Proposed legislation being debated now in Utah and Virginia aims to allow optometrists in those states to perform YAG capsulotomies, among other procedures. Photo: Nathan Lighthizer, OD. Click image to enlarge.
Last year, optometry netted some big wins in expanded scope of practice laws. Now, many states are fresh into their new legislative sessions for the 2022 calendar year, with expanded scope laws being molded in Utah, Virginia and other states.
Here’s a breakdown of what’s in the works and what’s at stake for ODs who practice in these areas.
Utah ODs Push to Practice at Their Level of Training
In Utah, the state’s Optometric Practice Act hasn’t been updated for nearly 30 years, says optometrist Weston Barney, president of the Utah Optometric Association (UOA). Dr. Barney and other members of the UOA are currently working on the bill, which he says would allow ODs in their state to practice at the level being taught in optometry schools.
For example, the current scope law prohibits optometrists from performing surgical procedures. Technically, optometrists in Utah do minor surgical procedures based on Medicare definitions, such as foreign body removal which can be as simple as eyelash epilation, Dr. Barney explains.
“Since we are updating the bill, we thought, why not bring it to modern times to include training optometrists receive currently? All 23 optometry schools are teaching laser procedures, so we also want to update the law to where it allows optometrists to practice that full scope, including lasers,” Dr. Barney says.
Regarding the bill’s current status, it should be assigned to a state congressional committee soon, Dr. Barney says. If passed, the bill would ultimately improve patient care, according to its proponents.
Utah, like Wyoming, is a rural state, and many patients who live in these settings often have to drive for hours in order to be seen by an ophthalmologist after an OD referral.
“Many of our patients in rural Utah are having to travel to appointments. The bill would reduce the redundancy of visits,” Dr. Barney suggests.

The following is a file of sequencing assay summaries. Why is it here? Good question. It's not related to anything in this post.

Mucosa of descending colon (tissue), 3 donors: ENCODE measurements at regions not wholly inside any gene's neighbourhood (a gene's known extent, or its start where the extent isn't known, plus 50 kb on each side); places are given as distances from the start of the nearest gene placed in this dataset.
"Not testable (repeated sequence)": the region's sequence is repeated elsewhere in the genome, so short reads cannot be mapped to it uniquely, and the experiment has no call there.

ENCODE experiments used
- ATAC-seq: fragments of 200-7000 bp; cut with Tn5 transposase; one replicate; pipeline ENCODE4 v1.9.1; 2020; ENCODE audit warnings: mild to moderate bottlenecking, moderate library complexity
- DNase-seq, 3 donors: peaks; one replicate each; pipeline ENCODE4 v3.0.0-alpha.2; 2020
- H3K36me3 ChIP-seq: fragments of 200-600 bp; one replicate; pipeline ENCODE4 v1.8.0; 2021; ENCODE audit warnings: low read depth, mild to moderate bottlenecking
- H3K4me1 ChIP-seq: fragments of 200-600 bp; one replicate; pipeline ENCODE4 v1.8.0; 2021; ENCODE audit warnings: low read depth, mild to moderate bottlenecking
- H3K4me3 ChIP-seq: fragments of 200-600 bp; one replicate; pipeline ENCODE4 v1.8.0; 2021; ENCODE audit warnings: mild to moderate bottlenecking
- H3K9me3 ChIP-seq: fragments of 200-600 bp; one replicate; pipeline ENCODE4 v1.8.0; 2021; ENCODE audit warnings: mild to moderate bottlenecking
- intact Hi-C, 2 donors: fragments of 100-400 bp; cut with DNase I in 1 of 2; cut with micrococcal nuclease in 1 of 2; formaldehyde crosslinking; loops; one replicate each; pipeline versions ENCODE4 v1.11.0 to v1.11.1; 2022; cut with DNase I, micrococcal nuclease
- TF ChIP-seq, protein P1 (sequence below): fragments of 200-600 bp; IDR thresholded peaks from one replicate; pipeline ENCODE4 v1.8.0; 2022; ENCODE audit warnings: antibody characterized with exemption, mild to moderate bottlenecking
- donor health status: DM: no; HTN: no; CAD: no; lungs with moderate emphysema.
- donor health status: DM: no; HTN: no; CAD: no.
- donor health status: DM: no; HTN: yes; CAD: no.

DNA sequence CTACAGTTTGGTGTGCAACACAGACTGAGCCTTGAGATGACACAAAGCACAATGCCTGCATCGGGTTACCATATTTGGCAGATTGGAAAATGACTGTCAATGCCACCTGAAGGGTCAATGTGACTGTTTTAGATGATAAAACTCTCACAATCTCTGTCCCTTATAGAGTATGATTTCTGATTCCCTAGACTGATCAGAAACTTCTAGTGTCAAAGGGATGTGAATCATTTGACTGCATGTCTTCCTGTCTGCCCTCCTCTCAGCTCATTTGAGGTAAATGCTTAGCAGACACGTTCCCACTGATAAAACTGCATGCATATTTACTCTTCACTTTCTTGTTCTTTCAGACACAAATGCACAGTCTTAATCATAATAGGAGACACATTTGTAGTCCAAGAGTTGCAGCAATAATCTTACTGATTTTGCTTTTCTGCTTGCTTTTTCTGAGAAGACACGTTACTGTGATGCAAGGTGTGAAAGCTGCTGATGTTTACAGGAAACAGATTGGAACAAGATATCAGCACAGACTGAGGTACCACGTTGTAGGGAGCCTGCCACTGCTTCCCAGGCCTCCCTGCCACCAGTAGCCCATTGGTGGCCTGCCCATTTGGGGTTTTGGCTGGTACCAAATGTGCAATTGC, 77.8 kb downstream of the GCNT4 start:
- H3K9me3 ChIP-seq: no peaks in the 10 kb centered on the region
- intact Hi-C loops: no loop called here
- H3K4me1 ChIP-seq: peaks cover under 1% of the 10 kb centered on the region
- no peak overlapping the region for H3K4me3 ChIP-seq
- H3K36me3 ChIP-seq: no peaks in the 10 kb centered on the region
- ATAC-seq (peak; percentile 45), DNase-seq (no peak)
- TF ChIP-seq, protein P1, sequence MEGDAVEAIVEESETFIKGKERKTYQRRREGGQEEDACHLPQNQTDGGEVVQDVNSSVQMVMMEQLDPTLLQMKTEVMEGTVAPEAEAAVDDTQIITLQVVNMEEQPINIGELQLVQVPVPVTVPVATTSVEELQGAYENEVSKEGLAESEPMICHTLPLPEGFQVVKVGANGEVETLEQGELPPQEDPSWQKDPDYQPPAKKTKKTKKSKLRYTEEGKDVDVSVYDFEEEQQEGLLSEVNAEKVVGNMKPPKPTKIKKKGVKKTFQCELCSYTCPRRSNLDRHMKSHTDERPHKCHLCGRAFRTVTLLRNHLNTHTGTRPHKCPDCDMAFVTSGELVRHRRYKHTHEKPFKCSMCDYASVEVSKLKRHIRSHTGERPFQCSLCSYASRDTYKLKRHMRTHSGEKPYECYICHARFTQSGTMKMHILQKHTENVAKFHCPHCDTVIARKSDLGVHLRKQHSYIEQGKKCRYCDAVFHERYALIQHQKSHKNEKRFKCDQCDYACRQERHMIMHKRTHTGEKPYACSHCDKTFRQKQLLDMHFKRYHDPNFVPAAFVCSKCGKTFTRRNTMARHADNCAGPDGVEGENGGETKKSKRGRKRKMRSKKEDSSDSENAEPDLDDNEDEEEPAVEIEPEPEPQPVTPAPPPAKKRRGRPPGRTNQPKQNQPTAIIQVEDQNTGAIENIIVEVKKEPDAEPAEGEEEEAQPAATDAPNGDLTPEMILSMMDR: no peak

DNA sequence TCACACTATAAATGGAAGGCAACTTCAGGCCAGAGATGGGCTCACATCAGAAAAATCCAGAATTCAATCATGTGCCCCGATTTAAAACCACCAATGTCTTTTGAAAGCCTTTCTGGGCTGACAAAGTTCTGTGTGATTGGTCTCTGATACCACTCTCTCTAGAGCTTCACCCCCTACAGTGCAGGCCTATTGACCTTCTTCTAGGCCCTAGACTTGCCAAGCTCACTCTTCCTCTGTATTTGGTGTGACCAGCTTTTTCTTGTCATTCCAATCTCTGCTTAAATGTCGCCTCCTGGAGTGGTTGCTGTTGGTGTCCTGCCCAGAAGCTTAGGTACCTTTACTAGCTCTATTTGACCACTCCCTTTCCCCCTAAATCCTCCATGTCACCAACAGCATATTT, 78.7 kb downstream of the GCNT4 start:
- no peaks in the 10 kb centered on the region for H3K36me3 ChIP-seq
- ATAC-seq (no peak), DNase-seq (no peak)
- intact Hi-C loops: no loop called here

For example, if a patient living in a rural area is referred for a YAG laser procedure by their local OD, and the referring ophthalmologist is two hours away, these patients are forced to drive for several hours or have a family member take a day off work to get them to the appointment, Dr. Barney explains.
While some ophthalmologists may argue that they do provide care in these rural areas, the counterargument is that their coverage is minimal at best, and usually one day a month in a remote office with long wait times for appointments, Dr. Barney says.
One partner in the UOA is a new optometry school, the Rocky Mountain University of Health Professions College of Optometry, which is slated to open in 2023. In order to attract quality students to the school, the state shouldn’t have scope limitations, Dr. Barney suggests.
Laser Privileges in Play for Virginia ODs
In Virginia, two state bills are in play: House Bill 213 and Senate Bill 375, which would allow optometrists to use lasers for three in-office procedures to treat glaucoma and provide after-cataract surgery care.1
In an op-ed published in the Bristol Herald Courier, optometrist Amanda Umlandt, president elect of the Virginia Optometric Association, wrote, “There are now eight states where optometrists are able to perform these laser procedures. There are many more programs training optometrists to perform these procedures and excel in their delivery. These procedures are quick, safe and part of every graduating optometrist’s education and experience. Being able to provide this care to my patients isn’t about reimbursement; it’s about access to care and providing the highest level of care to patients, no matter where they live.”2
As of press time, the two bills were going before full congressional committees, according to the Virginia Optometric Association.
Expanded scope bills are also being pursued in West Virginia, Colorado and Washington, according to the state government relations committee of the AOA. Stay tuned as further details become available.
1. Marcus Robertson. Virginia bill would allow optometrists to perform in-office laser procedures. Becker’s Healthcare. www.beckersasc.com/ophthalmology/virginia-bill-would-allow-optometrists-to-perform-in-office-laser-procedures.html. January 20, 2022. Accessed January 25, 2022.
2. Amanda Umlandt. Bills would help Virginians’ access to eye care. Herald Courier. heraldcourier.com/opinion/columnists/guest-view-bills-would-help-virginians-access-to-eye-care/article_fdbb1c4c-1d9c-56bb-b43c-936671cec613.html. January 14, 2022. Accessed January 26, 2022.